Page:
The first temporary art piece was hung in the Julian A. McPhee University Union (UU) on April 28.
Graffiti artist Timoi visited Cal Poly on May Day 2014 to celebrate immigrant and labor rights, Cross Cultural Center Coordinator (CCC) Que Dang said.
“We are talking a lot about what graffiti art means for communities, activism, empowerment and social justice,” Dang said.
She worked in collaboration with Cal Poly students to create this piece on Mott Lawn. Timoi, also known as Susana DeLeon, created the figure in the foreground, depicting historical labor figure Louis Moreno, while students contributed to the background.
Video courtesy of Cal Poly Multicultural Center
Associated Students, Inc. (ASI) and the CCC partnered up to hang the work of art. The CCC provided the art and plaque while ASI chose the location for the piece and was responsible for hanging the art. Bringing Timoi to Cal Poly and buying supplies cost approximately $1,500.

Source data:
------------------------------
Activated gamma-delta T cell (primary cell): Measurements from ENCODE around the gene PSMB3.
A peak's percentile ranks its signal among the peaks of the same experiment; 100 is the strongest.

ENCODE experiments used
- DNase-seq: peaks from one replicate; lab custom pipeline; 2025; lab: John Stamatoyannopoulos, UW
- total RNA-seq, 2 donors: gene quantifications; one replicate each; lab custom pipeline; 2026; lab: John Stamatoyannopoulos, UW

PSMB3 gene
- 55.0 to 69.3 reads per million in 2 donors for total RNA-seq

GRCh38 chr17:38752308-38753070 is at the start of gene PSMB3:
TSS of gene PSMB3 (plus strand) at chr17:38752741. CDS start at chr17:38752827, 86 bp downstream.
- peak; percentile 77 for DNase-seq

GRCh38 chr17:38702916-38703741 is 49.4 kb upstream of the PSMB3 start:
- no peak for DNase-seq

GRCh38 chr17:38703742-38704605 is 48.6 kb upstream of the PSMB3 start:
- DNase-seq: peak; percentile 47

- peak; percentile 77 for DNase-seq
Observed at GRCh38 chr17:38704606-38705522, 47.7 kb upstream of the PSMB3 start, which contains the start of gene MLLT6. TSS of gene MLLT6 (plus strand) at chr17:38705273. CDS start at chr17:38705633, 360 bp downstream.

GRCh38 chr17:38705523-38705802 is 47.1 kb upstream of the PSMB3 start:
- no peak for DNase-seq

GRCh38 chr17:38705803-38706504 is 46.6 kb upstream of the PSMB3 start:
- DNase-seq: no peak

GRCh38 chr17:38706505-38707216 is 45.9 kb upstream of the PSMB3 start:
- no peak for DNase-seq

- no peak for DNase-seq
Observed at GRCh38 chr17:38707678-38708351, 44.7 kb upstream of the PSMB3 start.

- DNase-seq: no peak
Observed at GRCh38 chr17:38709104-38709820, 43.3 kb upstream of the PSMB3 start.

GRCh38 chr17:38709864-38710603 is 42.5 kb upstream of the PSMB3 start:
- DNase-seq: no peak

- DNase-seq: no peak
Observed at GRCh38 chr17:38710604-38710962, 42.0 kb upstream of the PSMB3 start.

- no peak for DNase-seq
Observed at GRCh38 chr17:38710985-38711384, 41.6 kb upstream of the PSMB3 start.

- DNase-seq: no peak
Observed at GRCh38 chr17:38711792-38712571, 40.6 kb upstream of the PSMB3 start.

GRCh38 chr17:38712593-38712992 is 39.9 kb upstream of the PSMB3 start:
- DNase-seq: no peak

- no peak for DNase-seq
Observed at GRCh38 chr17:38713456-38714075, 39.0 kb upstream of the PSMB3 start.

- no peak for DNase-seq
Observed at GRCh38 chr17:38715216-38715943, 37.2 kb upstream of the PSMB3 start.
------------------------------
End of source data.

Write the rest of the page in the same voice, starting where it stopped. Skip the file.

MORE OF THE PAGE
It has been hung in the San Luis Lounge, which was an art gallery before it was converted into a study space.
A plaque will accompany the piece with the artist’s name and description to educate students on the significance of the work.
University Union Advisory Board (UUAB) Chair and child development senior Sevelyn Van Ronk created a project proposal form to get more art into the UU.
By collaborating with the CCC, the opportunity presented itself, Van Ronk said.
“It was kind of unexpected and just fell into our laps to have this art displayed,” Van Ronk said. “But we have gotten really great feedback to have more student art represented in UU.”
Since this is a temporary art piece, it will be hung for no longer than 18 months. After a year, the UUAB will evaluate how the campus community is receiving the art to consider extending the display term, suggesting permanent status or removing the work from display. This will be done in consultation with the CCC.
Unless the term is extended, the piece will be removed at the end of the display period. After the piece is taken down, it will be returned to the CCC.
“If it works out well, students are responding well and the Cross Cultural Center thinks it’s a great spot, we can consider making it a permanent art piece,” Van Ronk said.